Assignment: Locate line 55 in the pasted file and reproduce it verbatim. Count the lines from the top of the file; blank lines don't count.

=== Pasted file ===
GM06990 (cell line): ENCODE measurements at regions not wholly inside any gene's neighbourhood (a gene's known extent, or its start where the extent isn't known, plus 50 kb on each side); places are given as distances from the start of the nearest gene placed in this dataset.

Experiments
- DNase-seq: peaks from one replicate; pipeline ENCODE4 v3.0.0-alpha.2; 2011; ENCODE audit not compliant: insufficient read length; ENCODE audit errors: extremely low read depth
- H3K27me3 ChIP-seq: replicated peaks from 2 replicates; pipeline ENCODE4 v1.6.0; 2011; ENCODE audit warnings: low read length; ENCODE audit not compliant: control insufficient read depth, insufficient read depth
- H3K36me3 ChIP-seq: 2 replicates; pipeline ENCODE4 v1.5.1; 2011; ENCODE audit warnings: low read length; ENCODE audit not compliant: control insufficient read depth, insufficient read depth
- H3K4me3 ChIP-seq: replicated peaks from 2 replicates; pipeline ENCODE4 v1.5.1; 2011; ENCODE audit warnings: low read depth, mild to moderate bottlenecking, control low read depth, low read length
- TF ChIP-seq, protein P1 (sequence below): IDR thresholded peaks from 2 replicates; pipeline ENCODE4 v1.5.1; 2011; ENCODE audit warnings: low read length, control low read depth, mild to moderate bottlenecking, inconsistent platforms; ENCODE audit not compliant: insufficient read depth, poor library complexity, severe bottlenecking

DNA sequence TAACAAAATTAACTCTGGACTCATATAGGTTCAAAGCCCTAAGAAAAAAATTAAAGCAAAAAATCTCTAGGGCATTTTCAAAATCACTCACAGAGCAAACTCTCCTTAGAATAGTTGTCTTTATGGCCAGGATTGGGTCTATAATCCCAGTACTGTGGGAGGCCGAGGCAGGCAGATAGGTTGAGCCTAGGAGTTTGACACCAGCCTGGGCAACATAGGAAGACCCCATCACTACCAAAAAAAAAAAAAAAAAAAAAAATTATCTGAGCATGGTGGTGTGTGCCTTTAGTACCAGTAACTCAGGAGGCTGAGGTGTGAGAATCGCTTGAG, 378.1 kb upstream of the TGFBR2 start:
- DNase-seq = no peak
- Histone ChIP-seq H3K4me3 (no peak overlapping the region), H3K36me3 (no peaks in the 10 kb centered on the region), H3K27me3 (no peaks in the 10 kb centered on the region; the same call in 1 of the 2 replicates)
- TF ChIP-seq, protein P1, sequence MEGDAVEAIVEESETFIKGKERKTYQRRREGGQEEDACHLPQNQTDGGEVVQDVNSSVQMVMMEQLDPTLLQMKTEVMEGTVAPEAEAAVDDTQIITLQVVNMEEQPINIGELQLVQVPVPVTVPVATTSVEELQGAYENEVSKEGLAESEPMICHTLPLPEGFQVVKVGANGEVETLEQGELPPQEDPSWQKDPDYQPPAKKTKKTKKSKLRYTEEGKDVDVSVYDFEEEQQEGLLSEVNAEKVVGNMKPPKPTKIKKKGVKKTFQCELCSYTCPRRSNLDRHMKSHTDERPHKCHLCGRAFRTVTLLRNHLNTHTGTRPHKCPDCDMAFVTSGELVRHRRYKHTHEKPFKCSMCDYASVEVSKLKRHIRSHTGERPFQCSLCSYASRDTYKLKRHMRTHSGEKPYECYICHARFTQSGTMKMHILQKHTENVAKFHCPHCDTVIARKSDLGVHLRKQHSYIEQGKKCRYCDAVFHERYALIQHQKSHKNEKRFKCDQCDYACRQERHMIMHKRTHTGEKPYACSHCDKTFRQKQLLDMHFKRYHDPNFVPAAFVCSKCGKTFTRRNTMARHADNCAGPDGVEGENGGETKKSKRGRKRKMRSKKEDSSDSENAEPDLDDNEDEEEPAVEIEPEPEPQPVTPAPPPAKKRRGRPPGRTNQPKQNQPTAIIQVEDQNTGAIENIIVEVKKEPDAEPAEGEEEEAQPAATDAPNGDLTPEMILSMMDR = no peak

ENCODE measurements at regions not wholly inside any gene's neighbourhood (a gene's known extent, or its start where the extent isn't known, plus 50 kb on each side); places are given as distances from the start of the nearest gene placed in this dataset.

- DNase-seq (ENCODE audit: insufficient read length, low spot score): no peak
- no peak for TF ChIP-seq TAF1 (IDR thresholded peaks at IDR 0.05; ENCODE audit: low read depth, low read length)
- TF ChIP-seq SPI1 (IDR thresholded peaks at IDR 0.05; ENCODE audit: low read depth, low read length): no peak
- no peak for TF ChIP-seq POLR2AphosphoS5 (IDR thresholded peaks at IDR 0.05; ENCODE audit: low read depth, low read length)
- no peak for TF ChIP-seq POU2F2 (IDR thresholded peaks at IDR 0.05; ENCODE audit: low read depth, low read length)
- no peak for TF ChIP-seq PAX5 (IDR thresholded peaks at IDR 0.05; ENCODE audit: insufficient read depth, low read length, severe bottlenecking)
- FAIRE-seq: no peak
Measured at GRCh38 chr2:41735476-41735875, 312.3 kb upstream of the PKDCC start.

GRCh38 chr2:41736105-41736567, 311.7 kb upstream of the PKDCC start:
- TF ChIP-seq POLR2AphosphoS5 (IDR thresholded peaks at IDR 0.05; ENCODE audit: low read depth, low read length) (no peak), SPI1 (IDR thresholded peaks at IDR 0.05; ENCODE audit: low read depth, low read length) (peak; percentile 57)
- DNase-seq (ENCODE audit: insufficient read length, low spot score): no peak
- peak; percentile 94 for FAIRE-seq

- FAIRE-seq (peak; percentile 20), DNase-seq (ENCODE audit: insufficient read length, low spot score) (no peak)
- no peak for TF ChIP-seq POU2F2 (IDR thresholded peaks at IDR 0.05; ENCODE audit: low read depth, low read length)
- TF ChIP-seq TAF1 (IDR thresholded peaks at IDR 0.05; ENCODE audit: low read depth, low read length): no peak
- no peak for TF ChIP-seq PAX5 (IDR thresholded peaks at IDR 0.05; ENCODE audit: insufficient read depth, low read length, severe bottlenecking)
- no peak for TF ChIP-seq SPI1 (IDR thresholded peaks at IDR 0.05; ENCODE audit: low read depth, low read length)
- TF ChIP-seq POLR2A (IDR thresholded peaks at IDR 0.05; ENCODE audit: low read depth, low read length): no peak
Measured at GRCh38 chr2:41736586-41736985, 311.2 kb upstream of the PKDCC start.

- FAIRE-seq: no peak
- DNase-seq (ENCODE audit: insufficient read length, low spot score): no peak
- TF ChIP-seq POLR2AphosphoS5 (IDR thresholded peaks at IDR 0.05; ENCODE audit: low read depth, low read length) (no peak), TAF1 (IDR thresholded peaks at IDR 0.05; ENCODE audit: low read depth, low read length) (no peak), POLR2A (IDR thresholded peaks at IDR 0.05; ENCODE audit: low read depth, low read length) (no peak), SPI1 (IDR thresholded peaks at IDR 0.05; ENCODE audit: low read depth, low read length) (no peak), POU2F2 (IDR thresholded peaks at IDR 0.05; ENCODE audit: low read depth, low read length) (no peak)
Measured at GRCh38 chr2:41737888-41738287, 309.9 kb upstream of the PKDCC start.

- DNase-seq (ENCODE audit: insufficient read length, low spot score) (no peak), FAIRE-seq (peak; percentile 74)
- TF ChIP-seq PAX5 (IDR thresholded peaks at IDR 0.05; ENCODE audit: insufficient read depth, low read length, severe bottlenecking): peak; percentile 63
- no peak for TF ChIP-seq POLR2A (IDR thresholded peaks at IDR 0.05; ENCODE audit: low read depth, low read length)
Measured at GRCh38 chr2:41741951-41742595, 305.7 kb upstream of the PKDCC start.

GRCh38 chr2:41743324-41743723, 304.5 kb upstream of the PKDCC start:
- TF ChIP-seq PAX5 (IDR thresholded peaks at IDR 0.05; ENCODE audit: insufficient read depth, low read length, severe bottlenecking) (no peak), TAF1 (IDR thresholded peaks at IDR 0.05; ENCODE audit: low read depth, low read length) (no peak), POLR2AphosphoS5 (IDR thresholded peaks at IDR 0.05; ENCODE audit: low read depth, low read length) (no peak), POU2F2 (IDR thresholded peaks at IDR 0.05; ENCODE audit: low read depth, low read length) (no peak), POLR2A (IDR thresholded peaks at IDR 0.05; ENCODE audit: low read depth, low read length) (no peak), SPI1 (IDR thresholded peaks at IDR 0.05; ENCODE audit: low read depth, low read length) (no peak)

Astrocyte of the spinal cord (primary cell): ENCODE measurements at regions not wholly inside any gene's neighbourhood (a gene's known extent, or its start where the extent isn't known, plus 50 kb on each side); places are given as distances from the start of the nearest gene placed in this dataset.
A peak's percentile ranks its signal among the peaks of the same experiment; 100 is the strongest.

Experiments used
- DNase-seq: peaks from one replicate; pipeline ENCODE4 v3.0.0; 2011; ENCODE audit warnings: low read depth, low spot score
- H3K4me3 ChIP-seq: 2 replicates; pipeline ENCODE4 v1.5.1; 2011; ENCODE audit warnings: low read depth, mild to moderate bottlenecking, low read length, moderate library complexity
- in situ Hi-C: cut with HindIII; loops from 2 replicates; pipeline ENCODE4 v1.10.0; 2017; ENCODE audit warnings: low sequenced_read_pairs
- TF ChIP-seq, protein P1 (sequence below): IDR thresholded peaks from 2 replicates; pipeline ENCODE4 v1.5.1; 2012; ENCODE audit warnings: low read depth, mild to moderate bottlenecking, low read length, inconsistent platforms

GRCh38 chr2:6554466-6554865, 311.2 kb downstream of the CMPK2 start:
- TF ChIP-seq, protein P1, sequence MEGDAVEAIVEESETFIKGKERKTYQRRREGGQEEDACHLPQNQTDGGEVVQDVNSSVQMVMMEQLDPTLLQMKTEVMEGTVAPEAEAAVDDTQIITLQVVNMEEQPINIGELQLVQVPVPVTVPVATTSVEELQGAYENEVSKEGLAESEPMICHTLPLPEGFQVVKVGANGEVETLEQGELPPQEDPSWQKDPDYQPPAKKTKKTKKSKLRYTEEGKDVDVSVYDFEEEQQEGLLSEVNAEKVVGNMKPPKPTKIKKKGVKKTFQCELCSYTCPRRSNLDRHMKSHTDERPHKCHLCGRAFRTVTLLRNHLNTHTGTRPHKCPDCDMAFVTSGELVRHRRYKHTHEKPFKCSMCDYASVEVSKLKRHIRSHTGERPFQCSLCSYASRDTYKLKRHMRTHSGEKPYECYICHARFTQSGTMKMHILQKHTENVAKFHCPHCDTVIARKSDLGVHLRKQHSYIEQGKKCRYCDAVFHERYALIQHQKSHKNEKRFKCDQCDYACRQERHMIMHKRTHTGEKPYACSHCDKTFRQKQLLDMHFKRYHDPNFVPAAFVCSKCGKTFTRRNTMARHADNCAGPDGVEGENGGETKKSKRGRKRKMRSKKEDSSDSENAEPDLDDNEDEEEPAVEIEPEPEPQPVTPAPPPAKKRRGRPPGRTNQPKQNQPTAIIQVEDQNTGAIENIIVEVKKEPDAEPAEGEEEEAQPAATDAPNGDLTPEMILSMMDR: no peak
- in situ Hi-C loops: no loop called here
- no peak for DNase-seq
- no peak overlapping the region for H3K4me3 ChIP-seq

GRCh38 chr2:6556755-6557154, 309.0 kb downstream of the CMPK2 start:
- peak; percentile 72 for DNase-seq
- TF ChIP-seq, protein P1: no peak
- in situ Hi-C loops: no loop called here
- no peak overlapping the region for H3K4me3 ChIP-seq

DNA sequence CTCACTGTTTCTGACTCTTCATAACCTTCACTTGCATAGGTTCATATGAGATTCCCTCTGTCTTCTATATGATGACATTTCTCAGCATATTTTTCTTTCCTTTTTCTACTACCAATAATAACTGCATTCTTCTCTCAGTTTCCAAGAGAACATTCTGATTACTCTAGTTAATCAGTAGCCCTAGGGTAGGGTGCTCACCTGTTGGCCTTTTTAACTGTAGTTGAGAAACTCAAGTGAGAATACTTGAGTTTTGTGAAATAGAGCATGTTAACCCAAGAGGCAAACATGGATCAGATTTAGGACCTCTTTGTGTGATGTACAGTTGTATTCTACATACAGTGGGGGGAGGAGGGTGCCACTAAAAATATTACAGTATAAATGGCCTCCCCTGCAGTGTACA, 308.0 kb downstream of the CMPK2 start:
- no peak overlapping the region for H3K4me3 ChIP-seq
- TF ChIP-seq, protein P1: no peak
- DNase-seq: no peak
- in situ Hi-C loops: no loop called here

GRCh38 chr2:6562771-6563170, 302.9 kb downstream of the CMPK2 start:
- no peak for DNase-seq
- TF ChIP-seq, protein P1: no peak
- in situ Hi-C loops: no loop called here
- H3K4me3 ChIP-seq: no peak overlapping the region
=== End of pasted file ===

- peak; percentile 72 for DNase-seq